Up to as many as 70 gangs battled on London streets from the 1900's onwards. Gun battles, stabbings, teen on teen killings, colours and gang identities, sub-cliques, rivalries and alliances were all common features of the old Gangs of London. The social disorganisation theory holds true, with many of the affected areas still suffering from gangs today (some even have the same names).

The book "Gangs of London" by Brian McDonald chronicles the gang histoies (click here to buy book or see more details). Below are excerpts from the chapter "Street Gangs" (NB: below is copyright of Brian McDonald 2010; this piece may have to be removed at short notice if requested by the author whose contact details we could not obtain).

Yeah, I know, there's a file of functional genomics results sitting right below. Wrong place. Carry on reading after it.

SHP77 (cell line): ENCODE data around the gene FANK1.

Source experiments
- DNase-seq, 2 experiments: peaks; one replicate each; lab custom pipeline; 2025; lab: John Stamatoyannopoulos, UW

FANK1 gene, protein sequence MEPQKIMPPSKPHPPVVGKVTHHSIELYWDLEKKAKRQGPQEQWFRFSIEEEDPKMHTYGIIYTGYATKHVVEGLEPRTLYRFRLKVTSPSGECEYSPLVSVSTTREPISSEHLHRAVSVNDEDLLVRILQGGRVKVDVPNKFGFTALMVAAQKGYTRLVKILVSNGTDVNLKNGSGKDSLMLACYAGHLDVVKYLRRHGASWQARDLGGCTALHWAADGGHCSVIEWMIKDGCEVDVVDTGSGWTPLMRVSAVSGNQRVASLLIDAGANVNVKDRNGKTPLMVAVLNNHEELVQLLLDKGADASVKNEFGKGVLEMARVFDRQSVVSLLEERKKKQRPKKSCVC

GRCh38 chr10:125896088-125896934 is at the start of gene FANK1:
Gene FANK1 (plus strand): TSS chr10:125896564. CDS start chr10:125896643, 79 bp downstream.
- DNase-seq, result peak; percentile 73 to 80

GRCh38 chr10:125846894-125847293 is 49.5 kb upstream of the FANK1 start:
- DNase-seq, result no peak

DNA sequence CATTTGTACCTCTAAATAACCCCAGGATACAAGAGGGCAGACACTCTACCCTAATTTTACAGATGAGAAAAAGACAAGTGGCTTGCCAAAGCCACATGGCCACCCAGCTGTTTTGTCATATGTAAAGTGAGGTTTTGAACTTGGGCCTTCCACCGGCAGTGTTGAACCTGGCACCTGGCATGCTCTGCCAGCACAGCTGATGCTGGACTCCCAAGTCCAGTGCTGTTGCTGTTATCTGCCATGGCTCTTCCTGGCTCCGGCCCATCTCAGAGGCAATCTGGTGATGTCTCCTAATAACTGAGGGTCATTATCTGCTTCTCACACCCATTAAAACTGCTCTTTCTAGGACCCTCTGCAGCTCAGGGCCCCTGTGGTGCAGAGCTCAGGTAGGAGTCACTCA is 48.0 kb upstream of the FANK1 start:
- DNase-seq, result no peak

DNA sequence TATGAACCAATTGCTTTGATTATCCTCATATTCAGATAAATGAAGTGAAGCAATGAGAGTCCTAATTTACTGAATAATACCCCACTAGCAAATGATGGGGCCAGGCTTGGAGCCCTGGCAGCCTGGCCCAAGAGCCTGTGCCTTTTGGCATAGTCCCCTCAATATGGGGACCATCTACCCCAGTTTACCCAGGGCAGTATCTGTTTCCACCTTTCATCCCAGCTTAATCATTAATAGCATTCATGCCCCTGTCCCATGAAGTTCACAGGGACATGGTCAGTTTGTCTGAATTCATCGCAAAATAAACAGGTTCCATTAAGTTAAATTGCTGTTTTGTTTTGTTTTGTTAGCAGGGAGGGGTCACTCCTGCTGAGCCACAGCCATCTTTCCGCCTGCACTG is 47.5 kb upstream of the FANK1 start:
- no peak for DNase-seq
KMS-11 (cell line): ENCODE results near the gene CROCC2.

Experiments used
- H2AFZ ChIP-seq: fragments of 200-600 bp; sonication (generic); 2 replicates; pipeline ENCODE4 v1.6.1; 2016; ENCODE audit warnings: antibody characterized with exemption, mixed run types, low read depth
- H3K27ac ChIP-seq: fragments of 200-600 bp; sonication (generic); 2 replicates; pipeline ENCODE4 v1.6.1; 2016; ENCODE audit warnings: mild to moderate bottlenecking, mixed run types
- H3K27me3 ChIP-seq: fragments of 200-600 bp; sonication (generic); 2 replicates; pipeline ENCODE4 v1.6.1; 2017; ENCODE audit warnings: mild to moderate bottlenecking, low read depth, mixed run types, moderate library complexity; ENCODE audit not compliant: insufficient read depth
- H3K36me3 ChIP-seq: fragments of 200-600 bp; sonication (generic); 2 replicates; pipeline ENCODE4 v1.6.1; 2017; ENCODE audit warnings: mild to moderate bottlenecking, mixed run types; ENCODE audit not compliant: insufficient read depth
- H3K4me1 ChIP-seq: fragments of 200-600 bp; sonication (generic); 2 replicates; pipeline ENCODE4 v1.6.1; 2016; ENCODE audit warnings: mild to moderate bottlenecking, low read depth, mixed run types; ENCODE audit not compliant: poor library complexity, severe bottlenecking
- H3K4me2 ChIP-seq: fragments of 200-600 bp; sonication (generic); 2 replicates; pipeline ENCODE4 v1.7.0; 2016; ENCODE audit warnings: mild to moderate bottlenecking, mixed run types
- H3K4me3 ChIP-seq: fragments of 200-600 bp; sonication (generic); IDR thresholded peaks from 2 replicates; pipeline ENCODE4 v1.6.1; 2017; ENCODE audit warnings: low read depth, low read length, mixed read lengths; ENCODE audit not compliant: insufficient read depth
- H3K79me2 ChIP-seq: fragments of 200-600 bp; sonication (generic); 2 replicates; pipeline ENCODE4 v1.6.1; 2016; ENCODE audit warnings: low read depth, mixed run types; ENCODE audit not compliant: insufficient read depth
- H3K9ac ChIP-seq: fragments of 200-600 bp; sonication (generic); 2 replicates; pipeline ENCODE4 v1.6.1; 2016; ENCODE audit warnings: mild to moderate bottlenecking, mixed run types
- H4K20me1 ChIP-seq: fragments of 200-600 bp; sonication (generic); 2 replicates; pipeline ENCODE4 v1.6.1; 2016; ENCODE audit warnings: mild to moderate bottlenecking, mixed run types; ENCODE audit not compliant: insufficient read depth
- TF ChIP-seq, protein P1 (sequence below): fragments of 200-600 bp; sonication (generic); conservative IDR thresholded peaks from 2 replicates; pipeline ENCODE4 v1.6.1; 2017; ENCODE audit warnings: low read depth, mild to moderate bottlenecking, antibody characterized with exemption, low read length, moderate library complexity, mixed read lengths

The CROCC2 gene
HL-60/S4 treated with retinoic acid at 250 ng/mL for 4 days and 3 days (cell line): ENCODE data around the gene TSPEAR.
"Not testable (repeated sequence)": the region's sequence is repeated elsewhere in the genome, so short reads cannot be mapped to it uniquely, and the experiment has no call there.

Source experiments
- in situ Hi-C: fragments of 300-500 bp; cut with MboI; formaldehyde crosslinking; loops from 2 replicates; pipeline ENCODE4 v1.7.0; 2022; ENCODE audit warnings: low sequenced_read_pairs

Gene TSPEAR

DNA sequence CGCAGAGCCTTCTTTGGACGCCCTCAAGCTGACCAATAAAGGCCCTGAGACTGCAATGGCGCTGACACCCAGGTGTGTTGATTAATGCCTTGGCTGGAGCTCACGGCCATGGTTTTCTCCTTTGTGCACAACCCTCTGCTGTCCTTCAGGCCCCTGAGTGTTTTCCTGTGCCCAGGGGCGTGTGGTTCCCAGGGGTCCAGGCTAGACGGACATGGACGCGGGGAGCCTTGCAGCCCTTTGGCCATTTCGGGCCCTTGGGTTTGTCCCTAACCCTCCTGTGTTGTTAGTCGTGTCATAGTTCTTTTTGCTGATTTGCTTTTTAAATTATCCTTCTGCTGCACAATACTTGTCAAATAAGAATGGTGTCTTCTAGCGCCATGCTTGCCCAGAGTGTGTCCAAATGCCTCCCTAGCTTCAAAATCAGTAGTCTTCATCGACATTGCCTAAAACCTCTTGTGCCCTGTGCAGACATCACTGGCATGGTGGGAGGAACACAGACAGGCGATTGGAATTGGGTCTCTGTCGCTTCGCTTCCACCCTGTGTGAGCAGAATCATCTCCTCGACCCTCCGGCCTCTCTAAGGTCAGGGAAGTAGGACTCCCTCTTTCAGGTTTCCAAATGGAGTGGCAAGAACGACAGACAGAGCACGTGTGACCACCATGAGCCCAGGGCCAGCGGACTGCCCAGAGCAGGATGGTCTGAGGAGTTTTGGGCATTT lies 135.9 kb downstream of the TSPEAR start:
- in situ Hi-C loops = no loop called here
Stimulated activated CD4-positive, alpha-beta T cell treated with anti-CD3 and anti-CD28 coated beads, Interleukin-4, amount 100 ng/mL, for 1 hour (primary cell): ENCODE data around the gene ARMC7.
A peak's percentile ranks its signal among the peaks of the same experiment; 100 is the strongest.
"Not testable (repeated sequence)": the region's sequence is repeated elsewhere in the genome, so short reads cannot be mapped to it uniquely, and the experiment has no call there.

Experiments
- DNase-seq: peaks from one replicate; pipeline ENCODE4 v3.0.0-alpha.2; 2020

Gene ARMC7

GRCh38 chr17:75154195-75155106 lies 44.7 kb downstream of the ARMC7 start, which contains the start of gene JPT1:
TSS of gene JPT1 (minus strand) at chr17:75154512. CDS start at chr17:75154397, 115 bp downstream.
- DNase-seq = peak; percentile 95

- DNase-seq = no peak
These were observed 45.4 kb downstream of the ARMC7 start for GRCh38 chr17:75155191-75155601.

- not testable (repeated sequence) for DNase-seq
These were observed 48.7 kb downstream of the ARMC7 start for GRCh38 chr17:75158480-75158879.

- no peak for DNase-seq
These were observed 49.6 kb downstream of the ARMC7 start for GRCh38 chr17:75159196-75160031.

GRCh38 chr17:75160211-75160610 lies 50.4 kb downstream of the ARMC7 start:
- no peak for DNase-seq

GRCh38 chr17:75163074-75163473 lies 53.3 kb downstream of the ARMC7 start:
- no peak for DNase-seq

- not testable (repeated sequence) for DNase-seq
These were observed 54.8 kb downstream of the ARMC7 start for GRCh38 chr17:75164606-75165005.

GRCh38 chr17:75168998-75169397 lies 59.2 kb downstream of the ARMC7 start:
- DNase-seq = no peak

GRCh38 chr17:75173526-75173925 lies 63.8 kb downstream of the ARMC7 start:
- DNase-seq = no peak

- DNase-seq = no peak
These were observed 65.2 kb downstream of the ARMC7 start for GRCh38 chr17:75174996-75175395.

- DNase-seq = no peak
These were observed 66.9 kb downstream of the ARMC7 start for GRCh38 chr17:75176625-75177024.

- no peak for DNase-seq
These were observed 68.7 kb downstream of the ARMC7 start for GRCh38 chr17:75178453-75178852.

Brian McDonald; "Street Gangs" (excerpts from the Gangs of London, 2010, p.59-72)
Street Gangs became a national concern in the United Kingdom from around 1870 onwards. Newspapers began to carry reports of their fights and they became known generally as 'scuttlers' in Manchester, 'sloggers' and later 'peaky blinders' in Birmingham, and 'cornermen' in Liverpool. Their principle pastime was fighting territorial battles against their neighbours, armed with buckled belts, sticks, stones, knives and even guns. Many of the gangs were identified simply by the streets where they lived...London became plagued by street gangs...especially in the poor, overcrowded areas of east and south London.